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    Business Process Optimization: A Simple Framework For Every Industry

    Business Process Optimization: A Simple Framework For Every Industry

    Let’s say you run a manufacturing company. What activities does that entail? You must come up with new products. That’s design, engineering, and R&D. You need raw materials—and you need to pay for them. There’s procurement, ordering, inbound logistics, accounts payable. Of course, you also need a revenue stream—accounts receivable, plus sales, marketing, outbound logistics, and more. The list goes on, but that’s probably enough to make our point: Each of these efforts is comprised of a business process. But what are business processes, exactly?

    A business process is a series of steps that accomplishes a workplace goal.

    The key word here is “series”. Each step in that series is a discrete task. You don’t have a business process until you line up all those tasks into a workflow that achieves a purposeful result. In fact, the simplest (if not the most illuminating) business process definition boils down to one word: work. What if you could accomplish that work faster, more safely, or at a lower cost? That’s the goal of business process optimization—and this optimization is a core part of the end-to-end intelligent automation we offer at Nividous.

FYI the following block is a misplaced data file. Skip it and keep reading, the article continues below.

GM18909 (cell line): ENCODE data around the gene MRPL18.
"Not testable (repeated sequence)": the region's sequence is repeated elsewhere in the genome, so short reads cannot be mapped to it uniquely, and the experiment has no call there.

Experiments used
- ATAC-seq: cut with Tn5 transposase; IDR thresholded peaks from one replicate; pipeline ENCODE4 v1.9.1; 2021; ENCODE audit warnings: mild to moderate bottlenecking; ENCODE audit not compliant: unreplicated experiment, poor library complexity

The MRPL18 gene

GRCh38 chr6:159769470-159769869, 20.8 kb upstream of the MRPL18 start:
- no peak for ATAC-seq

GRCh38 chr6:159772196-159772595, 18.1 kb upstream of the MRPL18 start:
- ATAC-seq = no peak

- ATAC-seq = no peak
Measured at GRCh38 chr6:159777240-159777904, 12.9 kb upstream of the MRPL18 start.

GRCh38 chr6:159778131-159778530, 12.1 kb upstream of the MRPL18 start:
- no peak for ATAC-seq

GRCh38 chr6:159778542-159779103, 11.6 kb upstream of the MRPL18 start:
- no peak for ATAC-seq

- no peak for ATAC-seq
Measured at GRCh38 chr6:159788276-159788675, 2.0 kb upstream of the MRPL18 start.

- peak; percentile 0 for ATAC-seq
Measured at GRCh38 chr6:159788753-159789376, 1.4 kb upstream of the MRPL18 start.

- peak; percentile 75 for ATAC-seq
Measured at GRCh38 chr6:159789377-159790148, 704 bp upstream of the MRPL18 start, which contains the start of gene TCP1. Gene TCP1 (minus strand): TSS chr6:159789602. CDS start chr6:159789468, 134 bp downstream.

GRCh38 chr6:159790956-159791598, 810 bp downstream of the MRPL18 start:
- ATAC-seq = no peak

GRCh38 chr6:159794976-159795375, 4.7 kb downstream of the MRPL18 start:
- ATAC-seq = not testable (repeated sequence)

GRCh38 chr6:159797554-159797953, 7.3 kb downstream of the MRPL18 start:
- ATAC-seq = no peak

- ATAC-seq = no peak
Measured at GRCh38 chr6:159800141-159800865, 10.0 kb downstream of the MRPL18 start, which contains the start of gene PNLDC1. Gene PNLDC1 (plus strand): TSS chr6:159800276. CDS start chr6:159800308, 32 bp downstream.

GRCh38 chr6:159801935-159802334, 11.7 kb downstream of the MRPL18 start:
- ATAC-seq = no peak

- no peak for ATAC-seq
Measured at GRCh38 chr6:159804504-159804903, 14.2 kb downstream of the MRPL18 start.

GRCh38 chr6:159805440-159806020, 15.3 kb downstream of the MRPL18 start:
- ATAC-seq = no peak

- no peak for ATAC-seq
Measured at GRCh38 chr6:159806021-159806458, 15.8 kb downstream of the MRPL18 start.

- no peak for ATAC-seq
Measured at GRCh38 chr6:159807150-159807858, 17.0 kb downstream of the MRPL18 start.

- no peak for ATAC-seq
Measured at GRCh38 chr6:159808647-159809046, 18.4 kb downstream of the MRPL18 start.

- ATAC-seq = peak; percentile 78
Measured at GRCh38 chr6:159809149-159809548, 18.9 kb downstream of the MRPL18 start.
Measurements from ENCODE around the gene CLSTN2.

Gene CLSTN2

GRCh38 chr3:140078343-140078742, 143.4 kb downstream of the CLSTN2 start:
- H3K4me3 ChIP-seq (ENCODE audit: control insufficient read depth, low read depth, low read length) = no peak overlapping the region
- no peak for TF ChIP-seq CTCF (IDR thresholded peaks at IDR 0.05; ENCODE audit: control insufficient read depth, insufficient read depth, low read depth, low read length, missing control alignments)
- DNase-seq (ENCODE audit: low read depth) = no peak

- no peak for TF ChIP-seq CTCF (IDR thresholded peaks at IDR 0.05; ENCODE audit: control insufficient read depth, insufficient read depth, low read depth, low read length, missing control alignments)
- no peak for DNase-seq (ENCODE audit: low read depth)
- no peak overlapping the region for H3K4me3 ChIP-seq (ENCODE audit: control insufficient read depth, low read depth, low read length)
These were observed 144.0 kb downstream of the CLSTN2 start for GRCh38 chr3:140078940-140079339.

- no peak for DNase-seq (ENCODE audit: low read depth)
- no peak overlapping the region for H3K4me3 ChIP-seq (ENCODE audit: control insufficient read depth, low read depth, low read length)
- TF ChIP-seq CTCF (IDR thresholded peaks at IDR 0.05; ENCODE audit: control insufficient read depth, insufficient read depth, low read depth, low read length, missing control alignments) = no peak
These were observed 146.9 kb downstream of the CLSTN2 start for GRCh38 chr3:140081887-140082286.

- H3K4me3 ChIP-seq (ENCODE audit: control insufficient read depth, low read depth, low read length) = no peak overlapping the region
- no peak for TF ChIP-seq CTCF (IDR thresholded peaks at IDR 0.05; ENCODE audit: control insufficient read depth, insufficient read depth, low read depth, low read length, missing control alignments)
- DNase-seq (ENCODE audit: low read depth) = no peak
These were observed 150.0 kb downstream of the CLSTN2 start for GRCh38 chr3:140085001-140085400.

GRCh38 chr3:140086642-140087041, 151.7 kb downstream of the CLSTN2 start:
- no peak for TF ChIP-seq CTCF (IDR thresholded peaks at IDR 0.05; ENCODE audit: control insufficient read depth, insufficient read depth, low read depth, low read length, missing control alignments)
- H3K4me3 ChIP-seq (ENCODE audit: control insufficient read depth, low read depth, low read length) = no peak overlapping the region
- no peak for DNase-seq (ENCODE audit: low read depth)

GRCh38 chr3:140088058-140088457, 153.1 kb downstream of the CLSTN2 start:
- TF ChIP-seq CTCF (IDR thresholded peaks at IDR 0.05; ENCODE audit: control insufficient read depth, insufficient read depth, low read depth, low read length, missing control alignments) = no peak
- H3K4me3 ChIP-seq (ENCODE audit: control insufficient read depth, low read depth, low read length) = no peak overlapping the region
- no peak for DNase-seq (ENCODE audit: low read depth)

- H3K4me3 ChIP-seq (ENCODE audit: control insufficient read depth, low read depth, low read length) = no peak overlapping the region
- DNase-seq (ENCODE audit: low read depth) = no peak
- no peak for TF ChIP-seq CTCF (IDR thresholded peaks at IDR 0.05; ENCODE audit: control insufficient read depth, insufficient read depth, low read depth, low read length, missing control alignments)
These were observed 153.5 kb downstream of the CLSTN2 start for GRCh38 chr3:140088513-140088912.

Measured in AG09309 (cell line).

In this article, we’ll take our decades of experience optimizing business processes and pare them down to the essentials. We’ll unpack the concept of a business process and offer some common examples. Finally, we’ll provide a simple framework for business process optimization which is the key first step toward digital automation. But even if automation isn’t your end goal, optimizing business processes is the path to a leaner, more effective operation. Here’s how it works.

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    Identifying The Major Types of Business Processes: Examples

    So far, our definition of business processes has been general and necessarily simplified. The reality of work is complex and interconnected; one process may contain a dozen subprocesses, and all these events may occur simultaneously. It can be hard to pick apart the strands.

    The good news is, you already have a schema for organization: Your business itself. Look at your organization chart, and you’ll find your processes at the highest level—though you may need to drill down into departmental structures to find the most helpful processes to optimize.

    For instance, many businesses follow a rough outline that looks like this:

    • Operations
      • Procurement
      • Production
      • Service
      • Shipping and Receiving
    • Back Office
      • Finance
      • Sales
      • Marketing
      • Human Resources
      • Information Technology (IT)

    Dig into any one of these departments to see deeper-level processes—and the processes within those processes. Let’s use Finance as an example:

    • Finance
      • Accounts Payable
        • Purchase Orders
        • Invoice Processing
      • Accounts Receivable
        • Billing
        • Collections